[This is part of a set: Thinking]
The philosophical persuasiveness or either determinism or indeterminism has been made foggy by the success of quantum physics, in particular the apparent indeterminate nature of the world, that is the result of quantum physics.
One question that arises is the extent to which we can be sure, or not, that the universe is deterministic. Does ontological determinism hold?
[This follows from another post which assumed determinism for the points made. It ignored quantum stuff.]
From the point of view of a scientist there is the laudable position that we go wherever the evidence leads – and I agree with that. It appears that all the science is telling us that we live in a quantum indeterministic world, but with determinism at the macro level that allows us to make limited predictions.
So, if anyone wants to argue on the basis of evidence, then that’s it. The world is a deterministic+indeterministic mix. But it is indeterminate anyway, epistemologically, to those entities within it.
At our macro level we can still argue that there is a determinism that appears as a result of any quantum event, once it has occurred. Once a particle has had a causal effect on another, to a measurable degree, then the outcome is, within limits, deterministic.
One question that often arises is this. If we ran the universe again, would all the same events occur? The quantum non-determinist would say that, no, it would not, because quantum events are by nature indeterminate and would result in a different outcome.
But, given that we can’t re-run the universe this is a speculative position. Here I give several alternatives that I see. What follows assumes there is some sort of existence of something outside our universe – that our universe is contained in some way, so that the starting conditions can be set up the same way, down to whatever detail one might like to speculate about.
Determinism seems to require causality, otherwise what does it mean for one state to be determined by prior states. On the other hand, if there is a genuine time symmetry, then effects would cause causes, when considering time reversal. A one-way time dimension can also be causal the one way (which is what we perceive), and yet even in this universe Galilean physics is time reversible. Anyway, putting time issues to one side for now, here we go:
1) Indeterminate Universe. In this case there might or might not be causal relationships. It might be the case that there is no causality, just correlation – weak observed correlation. How does a completely indeterminate universe allow for predictability? Maybe it doesn’t. Maybe what we perceive as repeatable predictable outcomes – say from y = mx + c – are just coincidental correlations. If the universe is so indeterminate in actuality, in practice it’s difficult for us to figure that out, to ‘determine’ its indeterminism, as it were. This is somewhat like the reality-solipsism dilemma – we can’t tell the difference. The point though, in the context of this post, is that to re-run this universe with the same starting conditions will result in a different universe each time.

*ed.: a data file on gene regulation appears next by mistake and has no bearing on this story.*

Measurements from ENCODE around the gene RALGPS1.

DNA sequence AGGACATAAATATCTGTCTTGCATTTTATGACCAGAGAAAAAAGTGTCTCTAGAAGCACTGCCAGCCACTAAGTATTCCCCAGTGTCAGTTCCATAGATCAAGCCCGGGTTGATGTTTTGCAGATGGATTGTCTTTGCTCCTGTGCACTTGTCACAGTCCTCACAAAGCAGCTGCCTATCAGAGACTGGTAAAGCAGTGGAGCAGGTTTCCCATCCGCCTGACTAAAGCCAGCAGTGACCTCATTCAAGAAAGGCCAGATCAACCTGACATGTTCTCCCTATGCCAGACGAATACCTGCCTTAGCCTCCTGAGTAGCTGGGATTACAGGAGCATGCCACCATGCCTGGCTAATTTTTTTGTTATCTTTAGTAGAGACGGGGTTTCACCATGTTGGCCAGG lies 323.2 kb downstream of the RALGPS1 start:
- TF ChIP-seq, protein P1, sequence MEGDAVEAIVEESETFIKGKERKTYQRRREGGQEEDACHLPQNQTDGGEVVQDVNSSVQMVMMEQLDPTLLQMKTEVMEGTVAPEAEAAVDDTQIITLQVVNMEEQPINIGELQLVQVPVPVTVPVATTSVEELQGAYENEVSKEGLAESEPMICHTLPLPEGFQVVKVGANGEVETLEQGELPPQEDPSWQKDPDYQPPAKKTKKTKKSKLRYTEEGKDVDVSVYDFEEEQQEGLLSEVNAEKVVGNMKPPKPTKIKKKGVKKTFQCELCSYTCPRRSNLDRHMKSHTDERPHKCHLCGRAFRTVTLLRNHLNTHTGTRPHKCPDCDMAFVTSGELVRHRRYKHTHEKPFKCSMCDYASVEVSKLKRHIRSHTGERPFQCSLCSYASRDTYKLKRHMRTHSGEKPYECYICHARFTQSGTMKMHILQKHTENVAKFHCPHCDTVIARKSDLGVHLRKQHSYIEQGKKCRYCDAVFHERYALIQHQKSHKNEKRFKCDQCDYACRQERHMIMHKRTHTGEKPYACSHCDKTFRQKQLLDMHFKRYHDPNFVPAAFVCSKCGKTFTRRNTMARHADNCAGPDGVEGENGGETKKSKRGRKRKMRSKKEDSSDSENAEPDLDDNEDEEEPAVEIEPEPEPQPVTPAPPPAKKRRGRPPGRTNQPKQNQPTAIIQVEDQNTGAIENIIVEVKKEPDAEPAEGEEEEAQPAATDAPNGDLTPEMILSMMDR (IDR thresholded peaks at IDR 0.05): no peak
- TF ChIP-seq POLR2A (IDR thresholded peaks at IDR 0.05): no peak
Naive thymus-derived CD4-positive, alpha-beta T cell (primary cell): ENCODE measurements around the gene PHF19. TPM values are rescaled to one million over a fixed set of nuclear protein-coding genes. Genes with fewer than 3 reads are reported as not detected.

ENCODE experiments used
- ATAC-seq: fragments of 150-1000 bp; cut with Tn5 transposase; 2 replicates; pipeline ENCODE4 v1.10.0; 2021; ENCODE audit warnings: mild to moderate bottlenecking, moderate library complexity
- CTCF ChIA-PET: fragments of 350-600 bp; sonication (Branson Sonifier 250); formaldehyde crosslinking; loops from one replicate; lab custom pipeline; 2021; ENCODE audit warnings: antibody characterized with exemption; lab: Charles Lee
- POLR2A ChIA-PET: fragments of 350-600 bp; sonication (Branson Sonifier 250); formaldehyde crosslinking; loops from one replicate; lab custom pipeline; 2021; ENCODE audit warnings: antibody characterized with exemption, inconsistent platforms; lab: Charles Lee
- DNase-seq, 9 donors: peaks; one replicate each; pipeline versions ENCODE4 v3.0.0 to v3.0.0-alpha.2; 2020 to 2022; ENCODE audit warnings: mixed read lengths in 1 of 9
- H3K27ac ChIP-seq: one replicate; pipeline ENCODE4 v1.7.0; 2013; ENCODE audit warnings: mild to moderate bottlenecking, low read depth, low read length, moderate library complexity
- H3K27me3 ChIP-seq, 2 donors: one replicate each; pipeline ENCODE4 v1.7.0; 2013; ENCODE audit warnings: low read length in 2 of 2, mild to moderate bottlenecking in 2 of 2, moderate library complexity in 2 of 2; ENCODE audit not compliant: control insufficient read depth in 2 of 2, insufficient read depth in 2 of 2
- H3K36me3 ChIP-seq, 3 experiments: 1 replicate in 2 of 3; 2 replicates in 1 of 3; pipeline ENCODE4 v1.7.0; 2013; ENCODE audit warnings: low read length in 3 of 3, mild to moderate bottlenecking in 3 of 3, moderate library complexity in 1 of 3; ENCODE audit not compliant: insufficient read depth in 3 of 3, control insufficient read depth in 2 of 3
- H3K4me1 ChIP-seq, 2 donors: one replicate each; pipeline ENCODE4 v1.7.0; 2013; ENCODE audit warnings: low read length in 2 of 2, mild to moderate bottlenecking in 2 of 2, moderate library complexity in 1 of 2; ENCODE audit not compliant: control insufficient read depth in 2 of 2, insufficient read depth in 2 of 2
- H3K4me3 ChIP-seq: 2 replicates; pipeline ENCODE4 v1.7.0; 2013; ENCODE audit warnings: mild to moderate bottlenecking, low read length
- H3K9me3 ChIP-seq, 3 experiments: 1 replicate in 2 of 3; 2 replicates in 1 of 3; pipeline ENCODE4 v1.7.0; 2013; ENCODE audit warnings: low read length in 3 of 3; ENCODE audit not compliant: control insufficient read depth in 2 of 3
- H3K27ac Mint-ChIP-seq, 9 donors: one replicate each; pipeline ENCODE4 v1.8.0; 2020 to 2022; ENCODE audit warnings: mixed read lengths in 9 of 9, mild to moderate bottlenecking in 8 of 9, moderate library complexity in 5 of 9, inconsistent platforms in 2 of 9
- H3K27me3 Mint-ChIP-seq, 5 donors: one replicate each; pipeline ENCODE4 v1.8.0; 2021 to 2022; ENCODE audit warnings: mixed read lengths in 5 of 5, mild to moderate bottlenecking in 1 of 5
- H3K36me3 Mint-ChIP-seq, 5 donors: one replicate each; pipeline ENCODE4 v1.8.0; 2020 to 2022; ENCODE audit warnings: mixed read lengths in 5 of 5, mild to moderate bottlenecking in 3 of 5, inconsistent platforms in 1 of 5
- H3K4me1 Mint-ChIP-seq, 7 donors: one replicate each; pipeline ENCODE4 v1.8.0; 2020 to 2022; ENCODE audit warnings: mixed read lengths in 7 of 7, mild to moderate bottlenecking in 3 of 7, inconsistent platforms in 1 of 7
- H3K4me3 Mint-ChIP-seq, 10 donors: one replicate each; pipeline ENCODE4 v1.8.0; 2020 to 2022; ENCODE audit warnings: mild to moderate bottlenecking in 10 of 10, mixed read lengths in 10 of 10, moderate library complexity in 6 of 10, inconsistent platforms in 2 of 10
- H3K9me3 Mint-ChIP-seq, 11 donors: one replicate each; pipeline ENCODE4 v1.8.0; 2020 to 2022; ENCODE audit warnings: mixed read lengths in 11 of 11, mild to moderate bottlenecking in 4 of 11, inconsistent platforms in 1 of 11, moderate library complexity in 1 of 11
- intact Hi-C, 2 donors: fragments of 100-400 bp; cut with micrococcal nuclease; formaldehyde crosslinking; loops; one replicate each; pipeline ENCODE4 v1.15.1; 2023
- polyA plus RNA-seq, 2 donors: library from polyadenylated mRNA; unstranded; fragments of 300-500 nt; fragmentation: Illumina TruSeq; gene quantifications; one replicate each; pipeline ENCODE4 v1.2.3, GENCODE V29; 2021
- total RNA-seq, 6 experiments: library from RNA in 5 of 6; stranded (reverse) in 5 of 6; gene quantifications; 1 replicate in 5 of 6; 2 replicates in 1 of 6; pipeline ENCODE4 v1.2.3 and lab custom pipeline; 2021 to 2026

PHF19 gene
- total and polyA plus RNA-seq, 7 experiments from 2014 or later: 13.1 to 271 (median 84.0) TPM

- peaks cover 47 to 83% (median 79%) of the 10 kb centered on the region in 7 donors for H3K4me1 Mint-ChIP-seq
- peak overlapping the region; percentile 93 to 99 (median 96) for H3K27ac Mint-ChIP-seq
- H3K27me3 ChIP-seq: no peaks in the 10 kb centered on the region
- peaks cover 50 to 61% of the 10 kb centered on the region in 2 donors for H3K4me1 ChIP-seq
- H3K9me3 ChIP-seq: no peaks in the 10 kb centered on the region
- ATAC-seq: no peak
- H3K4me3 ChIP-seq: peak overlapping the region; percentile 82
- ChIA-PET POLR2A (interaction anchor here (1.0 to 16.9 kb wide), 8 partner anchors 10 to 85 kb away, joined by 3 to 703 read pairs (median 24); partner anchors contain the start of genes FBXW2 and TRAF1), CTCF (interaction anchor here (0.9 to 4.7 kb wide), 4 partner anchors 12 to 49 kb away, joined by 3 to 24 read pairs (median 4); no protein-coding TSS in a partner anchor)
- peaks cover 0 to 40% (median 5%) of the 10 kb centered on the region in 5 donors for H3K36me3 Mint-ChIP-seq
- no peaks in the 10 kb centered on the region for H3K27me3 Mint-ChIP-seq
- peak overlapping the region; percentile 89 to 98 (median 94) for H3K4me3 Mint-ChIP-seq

2) Deterministic Universe. In such a universe every event is determined causally by prior events. This is a point of view that might have been held prior to our discovery of the quantum indeterministic nature of the universe. In such a universe it would re-run exactly as it did on a previous run. On the face of it, at the macro level, it seems a reasonable working hypothesis. We observe what we think are deterministic connections on many levels of science, and other than quantum indeterminacy, we’ve observed no evidence against determinism.
3) Quantum Indeterminate Universe. In such a universe, even with identical starting conditions, the re-run would produce a different universe, because of the truly indeterministic nature of quantum events. This seems to be how some scientists view the consequences of quantum physics in our particular universe. But this seems to require some knowledge of facts outside our scope. Consider, if the quantum indeterminacy is, at some other level, actually determinate, but our understanding of physics is mistaken, then how would we tell the difference? Only a re-run of this universe would reveal the true quantum indeterminacy because a different universe would appear on each run.
4) Quantum Determinate Universe. In this universe even the quantum events are determined – though I refuse to speculate on how that might occur. Note though, that to the entities contained within each ‘run’ of that universe the quantum events would still be non-deterministic, because those entities are contained within the re-running universe and are bound by the evolving quantum events that are taking place. So, on each re-run, the inhabitants of the universe are convinced that their universe is non-determinate because of the observed quantum events, and yet on each re-run the very same quantum events are occurring, deterministically, and each re-run produces an identical universe.
Now, (4) is purely speculative of course. But then so are all of these options, because we don’t have a view of our universe from the outside and over re-runs of it. So, I don’t see any justification for being dogmatically committed to any of these views.
Perhaps the important point is that we do not know what our science is telling us about the deep status of our universe. It is all metaphysical speculation. And, I repeat an earlier point, to us it’s all indeterminate anyway. We cannot tell the difference between a determinate and an indeterminate universe if we ar a part of it.